Stir-crazy walkers and runners — including plenty of seniors — are heading outside for a breath of fresh air and a brief break from sheltering in place as coronavirus pandemic has widened and deepened. They’re on metro Atlanta sidewalks, running tracks at schools and on park and nature trails, sometimes clogging them.

Local naturalists say spring is a wonderful time to get up-close and personal with Georgia’s outdoors. Resultant health benefits will pile up, but experts also stress keeping health concerns and safe practices in mind during the COVID-19 crisis.

As they say on construction projects, “safety first.” And do a little homework before setting out.

Jerry Hightower
Jerry Hightower

National Park Service Ranger and environmental educator Jerry Hightower said people headed out of their homes should check on where they can and can’t go.

Hightower said trails in the Chattahoochee National Recreation Area were closed because walkers weren’t observing social-distancing guidelines. Some local jurisdictions have blocked park entrances too.

Avril Loy James follows those distancing guidelines closely. She’s a certified health education specialist and a Piedmont Women’s Heart Care coordinator. She advises staying a minimum of six feet from others and recommends wearing a mask when outside. She adds that if you’re out on a trail or street and it looks like someone is heading right for you, step out of the way safely, if you can.

Coronavirus concerns aside, James is a huge proponent of walking regularly. In addition to the cardiovascular benefits, hitting the pavement has been shown to have positive impacts on weight and stress management as well as immune system function.

She said that seniors wanting to begin putting one foot in front of the other should aim for time, not distance. “If you have, say, obesity or joint issues you might want to start out saying, ‘I’ll walk for 10 minutes, the second week 15, and the third week 20,’ “she said.

Hightower has his own yardstick.

“If you’re walking and get to the point where you can’t carry on a conversation, then you’re overdoing it,” he said. “Also take a break now and then because when you are still, that’s when you’re going to catch a glimpse of wildlife. And don’t overestimate. You can say, ‘I‘ve hiked this trail before,’ but it may have been 20 years ago.”

Both have some advice on where to go to catch the springtime display of flora and fauna.

Hightower said among his favorite places to get outside are the Chattahoochee National Forest in North Georgia, reachable in a 45-minute drive up Ga. 400. Closer in, there’s Sawnee Mountain and its several miles of trails in Forsyth County and Cochran Mill Park in South Fulton.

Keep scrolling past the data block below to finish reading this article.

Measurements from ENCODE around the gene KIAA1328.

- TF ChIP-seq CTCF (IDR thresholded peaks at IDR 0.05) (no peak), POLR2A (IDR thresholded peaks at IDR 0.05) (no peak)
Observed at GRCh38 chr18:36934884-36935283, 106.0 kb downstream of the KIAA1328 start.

Avril Loy James
Avril Loy James

James said her she prefers to stay away from concrete, as trails are easier on the knees. One of her preferred treks is around the base of Kennesaw Mountain, for example. And come springtime, she said, “I like seeing all of the seedlings and saplings, all of the blooms.”

Hightower said spring is a good time to check out Georgia’s outdoors. “The trilliums (wildflowers) will be going great guns,” he said. “The native azaleas as well and the ferns.” He said that no state has more trillium varieties than Georgia.

Naturalist Charles Seabrook, who writes the Wild Georgia column for the AJC, says that Queen Anne’s Lace and wild hydrangea are among the plants he looks for.

For those wanting to spot wildlife, Hightower said a trip to the mountains can yield encounters with grouse, wild turkeys, and salamanders and, yes, bears. He said May is time when bears are emerging and becoming more active. Closer in, a large number of varieties of birds can be seen in Metro Atlanta.

“This is the time of the year when young animals are coming out and they tend to be kind of stupid. So, you could see nearly anything.” Hightower adds that it’s a particularly good reptile-observing month, in that it’s not yet so hot that such creatures restrict their wanderings to the nighttime.

Experts say said there are some preparations to consider before donning walking shoes.

“Wear sunscreen or a hat, because even if it’s not really hot there’s a lot of sun and it’s reflecting off the asphalt and you could get a burn,” James said.

She discourages wearing headphones in order to be more attuned to what’s taking place in one’s surroundings.

Hightower — who is in his 70s — has some advice specific to the mature, advising them to always carry a little more water than needed because dehydration is “something seniors need to be aware of and concerned about.” Make sure the trusty cellphone is charged up, he stresses.

“And I always carry a day pack when I’m away from the car. That includes a first-aid kit because it’s always nice to have a Band-Aid to slap on a scrape or a cut.”

James is big on stretching as you finish.

She said that if you want to stretch before you walk, do very gentle stretching. Save the more vigorous stretching for after you’re done. Of you’re only going to do one set of stretches, she said, wait until after your workout.

And, “you may not want to reconnect with old friends on a walk. You might wind up getting closer than six feet as you catch up!”

Mark Woolsey is a freelance writer based in Atlanta.